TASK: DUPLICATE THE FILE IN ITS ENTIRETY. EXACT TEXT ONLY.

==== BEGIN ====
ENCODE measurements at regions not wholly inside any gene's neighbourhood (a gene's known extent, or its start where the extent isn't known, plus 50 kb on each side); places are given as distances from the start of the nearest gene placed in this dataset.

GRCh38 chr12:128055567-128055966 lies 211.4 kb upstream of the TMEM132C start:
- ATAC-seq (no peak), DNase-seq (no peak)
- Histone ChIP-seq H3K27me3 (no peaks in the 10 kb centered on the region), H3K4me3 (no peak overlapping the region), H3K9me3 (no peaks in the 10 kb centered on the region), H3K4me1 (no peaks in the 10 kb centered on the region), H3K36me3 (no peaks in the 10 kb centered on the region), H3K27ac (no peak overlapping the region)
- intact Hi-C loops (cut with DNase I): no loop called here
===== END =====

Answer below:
ENCODE measurements at regions not wholly inside any gene's neighbourhood (a gene's known extent, or its start where the extent isn't known, plus 50 kb on each side); places are given as distances from the start of the nearest gene placed in this dataset.

GRCh38 chr12:128055567-128055966 lies 211.4 kb upstream of the TMEM132C start:
- ATAC-seq (no peak), DNase-seq (no peak)
- Histone ChIP-seq H3K27me3 (no peaks in the 10 kb centered on the region), H3K4me3 (no peak overlapping the region), H3K9me3 (no peaks in the 10 kb centered on the region), H3K4me1 (no peaks in the 10 kb centered on the region), H3K36me3 (no peaks in the 10 kb centered on the region), H3K27ac (no peak overlapping the region)
- intact Hi-C loops (cut with DNase I): no loop called here